Last night when I was driving home, I saw a large group of boys standing on the pavement outside the Housing Commission flats. The boys were predominately of African descent. I was thinking about it when I got home. The boys had been dominating the footpath. Would I have felt nervous if I had been walking on the street and had to push past them? Yes, I would have. Was it because they were African? No, not at all. It was because they were male and blocking the footpath. Regardless of race, religion or class, as a lone woman, I would feel slightly worried about having to pass a large group of boys. I don’t think they were a gang, they were just a group of boys hanging out with nothing better to do, but that’s when boys get up to mischief. It made me think more deeply about the news of the last few days.
It was with a sinking heart that I watched the news the other night with stories of Sudanese gangs terrorising Noble Park and Dandenong. The news release dredged up the crimes committed by Sudanese refugees Taban Gany and Hakeem Hakeem. The implication seemed to be that all Sudanese refugees were lawless drunkards and rapists. Sudanese refugees had become an issue because a young Sudanese man, Liep Gony, was bashed to death at Noble Park railway station by two youths who were not of Sudanese descent. Sudanese people have been victims of crime too.
The response of the Federal government was to say that it had limited the intake of African refugees to Australia because of their difficulties in integrating. Various interest groups and Sudanese community groups then said that this was racist.
Neither response is going to resolve the problem. Just because some Sudanese refugees commit crimes does not mean that all Sudanese refugees have integration problems. On the other hand, if there are problems with a small section of the community, they should be faced and people’s concerns should not simply be dismissed as racist. That dismisses the concerns of people who may feel worried. It’s better to actually confront the concerns and see if there’s any valid points.
Sudan is a very troubled area of the world, to put it mildly. It has been involved in successive civil wars and conflicts with neighbouring countries. The conflicts have been partly on religious, ethnic and tribal grounds. Presently there is a terrible conflict in Dafur where it has been alleged that the Janjaweed militia have committed acts of genocide against rebel groups.
The 1951 Convention relating to the Status of Refugees says that a refugee is a person who:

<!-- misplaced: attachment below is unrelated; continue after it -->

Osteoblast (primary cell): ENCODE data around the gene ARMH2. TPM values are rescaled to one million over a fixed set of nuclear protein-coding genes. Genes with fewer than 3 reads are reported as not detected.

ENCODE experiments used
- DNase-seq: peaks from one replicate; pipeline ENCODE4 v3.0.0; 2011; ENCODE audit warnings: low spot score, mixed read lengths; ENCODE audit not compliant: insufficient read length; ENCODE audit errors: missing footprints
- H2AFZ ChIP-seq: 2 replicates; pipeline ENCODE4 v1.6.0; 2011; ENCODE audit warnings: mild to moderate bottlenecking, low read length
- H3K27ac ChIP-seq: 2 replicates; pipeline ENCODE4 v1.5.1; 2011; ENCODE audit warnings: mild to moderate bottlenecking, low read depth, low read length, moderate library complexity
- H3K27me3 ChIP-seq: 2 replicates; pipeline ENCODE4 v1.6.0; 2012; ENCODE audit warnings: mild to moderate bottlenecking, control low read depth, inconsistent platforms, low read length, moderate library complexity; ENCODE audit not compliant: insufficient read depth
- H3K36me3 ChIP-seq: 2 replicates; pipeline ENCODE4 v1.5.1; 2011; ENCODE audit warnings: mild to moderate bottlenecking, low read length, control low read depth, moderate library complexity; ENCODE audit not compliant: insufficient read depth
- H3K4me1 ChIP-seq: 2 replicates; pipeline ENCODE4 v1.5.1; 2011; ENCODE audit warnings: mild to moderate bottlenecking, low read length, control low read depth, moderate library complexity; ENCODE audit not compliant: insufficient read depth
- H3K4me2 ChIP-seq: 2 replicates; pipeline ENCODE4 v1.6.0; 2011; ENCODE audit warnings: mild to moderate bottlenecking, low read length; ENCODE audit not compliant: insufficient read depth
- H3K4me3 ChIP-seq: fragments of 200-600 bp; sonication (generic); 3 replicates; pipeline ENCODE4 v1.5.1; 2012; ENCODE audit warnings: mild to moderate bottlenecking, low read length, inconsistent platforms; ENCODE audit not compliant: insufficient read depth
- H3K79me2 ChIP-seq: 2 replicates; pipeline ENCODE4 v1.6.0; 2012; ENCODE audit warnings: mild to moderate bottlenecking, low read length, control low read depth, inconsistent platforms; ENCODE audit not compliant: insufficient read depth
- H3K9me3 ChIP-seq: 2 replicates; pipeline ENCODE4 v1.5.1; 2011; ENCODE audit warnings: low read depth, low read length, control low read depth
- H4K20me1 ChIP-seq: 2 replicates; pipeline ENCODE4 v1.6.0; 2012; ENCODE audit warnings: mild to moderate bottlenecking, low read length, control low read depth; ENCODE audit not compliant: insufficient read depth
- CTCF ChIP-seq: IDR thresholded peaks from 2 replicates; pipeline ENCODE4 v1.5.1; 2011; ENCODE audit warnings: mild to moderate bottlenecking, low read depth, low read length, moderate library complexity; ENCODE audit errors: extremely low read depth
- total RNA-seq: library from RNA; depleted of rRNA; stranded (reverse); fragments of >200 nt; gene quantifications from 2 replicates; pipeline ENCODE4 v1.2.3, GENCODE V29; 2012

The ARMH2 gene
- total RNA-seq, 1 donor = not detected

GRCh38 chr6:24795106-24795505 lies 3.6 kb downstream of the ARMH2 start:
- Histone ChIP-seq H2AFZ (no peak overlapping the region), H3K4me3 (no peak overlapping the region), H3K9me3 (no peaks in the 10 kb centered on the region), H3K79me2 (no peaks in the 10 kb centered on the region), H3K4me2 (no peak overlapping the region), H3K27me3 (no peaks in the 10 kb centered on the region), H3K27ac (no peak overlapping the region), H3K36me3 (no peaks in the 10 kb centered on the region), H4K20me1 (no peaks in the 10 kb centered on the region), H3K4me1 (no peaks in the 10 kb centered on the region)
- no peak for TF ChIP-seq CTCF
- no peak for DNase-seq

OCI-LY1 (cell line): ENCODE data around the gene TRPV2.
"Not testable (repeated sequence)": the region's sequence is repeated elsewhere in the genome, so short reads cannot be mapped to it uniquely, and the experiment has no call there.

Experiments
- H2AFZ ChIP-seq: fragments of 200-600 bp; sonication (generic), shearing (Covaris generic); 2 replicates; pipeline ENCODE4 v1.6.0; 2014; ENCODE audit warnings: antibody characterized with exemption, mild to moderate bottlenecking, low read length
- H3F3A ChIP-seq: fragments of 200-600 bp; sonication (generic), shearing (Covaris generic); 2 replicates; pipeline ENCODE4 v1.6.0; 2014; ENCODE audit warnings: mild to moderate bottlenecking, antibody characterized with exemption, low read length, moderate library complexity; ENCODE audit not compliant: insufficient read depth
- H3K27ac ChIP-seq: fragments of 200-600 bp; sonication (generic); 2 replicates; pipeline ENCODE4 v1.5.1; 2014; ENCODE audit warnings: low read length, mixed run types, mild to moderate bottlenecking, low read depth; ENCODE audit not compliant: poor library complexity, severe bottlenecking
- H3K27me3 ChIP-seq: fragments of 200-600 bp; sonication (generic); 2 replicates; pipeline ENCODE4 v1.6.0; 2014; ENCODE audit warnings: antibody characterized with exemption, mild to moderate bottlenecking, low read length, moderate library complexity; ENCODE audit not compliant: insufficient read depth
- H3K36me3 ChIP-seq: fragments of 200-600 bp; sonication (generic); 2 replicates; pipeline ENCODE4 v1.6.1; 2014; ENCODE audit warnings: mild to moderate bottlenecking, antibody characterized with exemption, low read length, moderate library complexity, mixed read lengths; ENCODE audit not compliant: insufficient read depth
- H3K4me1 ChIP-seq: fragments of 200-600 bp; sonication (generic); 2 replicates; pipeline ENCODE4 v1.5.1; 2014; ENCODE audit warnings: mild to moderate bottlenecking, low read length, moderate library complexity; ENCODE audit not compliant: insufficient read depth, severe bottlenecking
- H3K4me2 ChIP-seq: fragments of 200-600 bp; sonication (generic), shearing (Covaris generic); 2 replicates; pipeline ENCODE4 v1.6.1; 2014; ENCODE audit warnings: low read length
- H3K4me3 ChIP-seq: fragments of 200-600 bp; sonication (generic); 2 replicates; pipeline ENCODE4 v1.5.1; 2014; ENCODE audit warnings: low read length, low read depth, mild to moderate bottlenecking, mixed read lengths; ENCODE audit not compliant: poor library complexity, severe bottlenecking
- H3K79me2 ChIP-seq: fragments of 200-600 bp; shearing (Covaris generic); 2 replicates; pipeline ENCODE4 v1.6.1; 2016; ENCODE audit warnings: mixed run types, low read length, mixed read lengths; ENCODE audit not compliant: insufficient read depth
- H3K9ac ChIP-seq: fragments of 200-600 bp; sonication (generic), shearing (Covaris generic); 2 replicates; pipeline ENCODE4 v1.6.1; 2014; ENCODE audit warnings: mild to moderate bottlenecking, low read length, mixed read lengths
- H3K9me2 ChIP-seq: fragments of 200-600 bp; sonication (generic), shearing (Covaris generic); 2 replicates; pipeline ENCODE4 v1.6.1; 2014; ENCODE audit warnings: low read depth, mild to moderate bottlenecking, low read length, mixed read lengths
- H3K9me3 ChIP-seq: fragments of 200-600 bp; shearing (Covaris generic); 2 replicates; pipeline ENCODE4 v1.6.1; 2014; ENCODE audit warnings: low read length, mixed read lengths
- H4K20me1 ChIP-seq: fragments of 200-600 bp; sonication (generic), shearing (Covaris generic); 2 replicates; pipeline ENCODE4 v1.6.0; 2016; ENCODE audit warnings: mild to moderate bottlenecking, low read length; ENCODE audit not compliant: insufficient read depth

“owing to a well-founded fear of being persecuted for reasons of race, religion, nationality, membership of a particular social group, or political opinion, is outside the country of his nationality, and is unable to or, owing to such fear, is unwilling to avail himself of the protection of that country…”
Refugee and asylum law only really developed after World War II, where there was a massive number of displaced persons. The idea is that blameless civilians should be granted asylum in other countries which are safe and in which people will be free from war and violence. My attitude toward refugee law is “Do unto others as you would have them do to you.” If Australia were suddenly dragged into a civil war, and I escaped with my family, I would hope that another country would offer me refuge. Some of my dear friends came to Australia as refugees.
Clearly, there would be many Sudanese people who qualified as refugees. Many of those who arrived here would be traumatised and would have seen and suffered terrible things. Many Sudanese would have grown up in a war zone, with little or no laws. Obviously, there are going to be adjustment problems when people who are traumatised suddenly have to adapt to a totally new society. Sometimes, also, ethnic, religious and tribal conflict is also likely to have been brought across to the new country, especially if a person’s family has been killed by another group. That’s just a fact of life (I remember those Serbia-Croatia soccer matches when I was a kid – which turned into mini-civil wars in the stands). Some refugees may be both perpetrators and victims of violence. Furthermore, refugees may have grown up with little or no laws, a very different culture and a different language.